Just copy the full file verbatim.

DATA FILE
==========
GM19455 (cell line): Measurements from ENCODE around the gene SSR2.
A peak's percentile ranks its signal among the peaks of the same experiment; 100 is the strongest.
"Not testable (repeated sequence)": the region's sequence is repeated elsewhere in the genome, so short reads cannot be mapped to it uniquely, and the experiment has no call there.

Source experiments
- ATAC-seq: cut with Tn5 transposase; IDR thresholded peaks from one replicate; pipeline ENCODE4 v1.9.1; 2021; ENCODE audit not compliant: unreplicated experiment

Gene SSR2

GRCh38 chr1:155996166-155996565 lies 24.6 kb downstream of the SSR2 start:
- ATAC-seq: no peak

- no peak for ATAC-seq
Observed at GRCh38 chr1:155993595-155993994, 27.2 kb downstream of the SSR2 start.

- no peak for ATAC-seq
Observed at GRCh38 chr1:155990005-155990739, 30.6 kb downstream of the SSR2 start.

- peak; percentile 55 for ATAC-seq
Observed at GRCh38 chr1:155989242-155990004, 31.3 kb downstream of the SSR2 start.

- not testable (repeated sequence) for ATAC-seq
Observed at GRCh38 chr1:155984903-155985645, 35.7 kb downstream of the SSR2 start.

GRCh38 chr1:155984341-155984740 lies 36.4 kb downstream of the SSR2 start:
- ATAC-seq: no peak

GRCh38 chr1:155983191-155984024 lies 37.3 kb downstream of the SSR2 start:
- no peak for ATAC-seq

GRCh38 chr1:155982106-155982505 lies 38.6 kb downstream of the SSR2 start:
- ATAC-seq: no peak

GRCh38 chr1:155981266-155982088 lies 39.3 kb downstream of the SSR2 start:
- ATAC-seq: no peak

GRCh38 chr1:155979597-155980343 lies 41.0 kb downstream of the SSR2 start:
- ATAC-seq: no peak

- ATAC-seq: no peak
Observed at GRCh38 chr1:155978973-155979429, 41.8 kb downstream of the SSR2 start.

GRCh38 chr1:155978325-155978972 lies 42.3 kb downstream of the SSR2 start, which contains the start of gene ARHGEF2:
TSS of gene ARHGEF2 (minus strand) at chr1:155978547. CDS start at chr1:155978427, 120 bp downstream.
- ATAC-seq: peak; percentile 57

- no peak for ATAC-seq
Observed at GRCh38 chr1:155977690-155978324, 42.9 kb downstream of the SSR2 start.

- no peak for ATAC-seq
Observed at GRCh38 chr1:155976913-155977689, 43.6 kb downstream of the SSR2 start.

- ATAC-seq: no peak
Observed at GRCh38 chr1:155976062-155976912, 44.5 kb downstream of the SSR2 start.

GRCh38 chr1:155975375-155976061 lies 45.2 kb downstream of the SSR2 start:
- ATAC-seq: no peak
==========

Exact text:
GM19455 (cell line): Measurements from ENCODE around the gene SSR2.
A peak's percentile ranks its signal among the peaks of the same experiment; 100 is the strongest.
"Not testable (repeated sequence)": the region's sequence is repeated elsewhere in the genome, so short reads cannot be mapped to it uniquely, and the experiment has no call there.

Source experiments
- ATAC-seq: cut with Tn5 transposase; IDR thresholded peaks from one replicate; pipeline ENCODE4 v1.9.1; 2021; ENCODE audit not compliant: unreplicated experiment

Gene SSR2

GRCh38 chr1:155996166-155996565 lies 24.6 kb downstream of the SSR2 start:
- ATAC-seq: no peak

- no peak for ATAC-seq
Observed at GRCh38 chr1:155993595-155993994, 27.2 kb downstream of the SSR2 start.

- no peak for ATAC-seq
Observed at GRCh38 chr1:155990005-155990739, 30.6 kb downstream of the SSR2 start.

- peak; percentile 55 for ATAC-seq
Observed at GRCh38 chr1:155989242-155990004, 31.3 kb downstream of the SSR2 start.

- not testable (repeated sequence) for ATAC-seq
Observed at GRCh38 chr1:155984903-155985645, 35.7 kb downstream of the SSR2 start.

GRCh38 chr1:155984341-155984740 lies 36.4 kb downstream of the SSR2 start:
- ATAC-seq: no peak

GRCh38 chr1:155983191-155984024 lies 37.3 kb downstream of the SSR2 start:
- no peak for ATAC-seq

GRCh38 chr1:155982106-155982505 lies 38.6 kb downstream of the SSR2 start:
- ATAC-seq: no peak

GRCh38 chr1:155981266-155982088 lies 39.3 kb downstream of the SSR2 start:
- ATAC-seq: no peak

GRCh38 chr1:155979597-155980343 lies 41.0 kb downstream of the SSR2 start:
- ATAC-seq: no peak

- ATAC-seq: no peak
Observed at GRCh38 chr1:155978973-155979429, 41.8 kb downstream of the SSR2 start.

GRCh38 chr1:155978325-155978972 lies 42.3 kb downstream of the SSR2 start, which contains the start of gene ARHGEF2:
TSS of gene ARHGEF2 (minus strand) at chr1:155978547. CDS start at chr1:155978427, 120 bp downstream.
- ATAC-seq: peak; percentile 57

- no peak for ATAC-seq
Observed at GRCh38 chr1:155977690-155978324, 42.9 kb downstream of the SSR2 start.

- no peak for ATAC-seq
Observed at GRCh38 chr1:155976913-155977689, 43.6 kb downstream of the SSR2 start.

- ATAC-seq: no peak
Observed at GRCh38 chr1:155976062-155976912, 44.5 kb downstream of the SSR2 start.

GRCh38 chr1:155975375-155976061 lies 45.2 kb downstream of the SSR2 start:
- ATAC-seq: no peak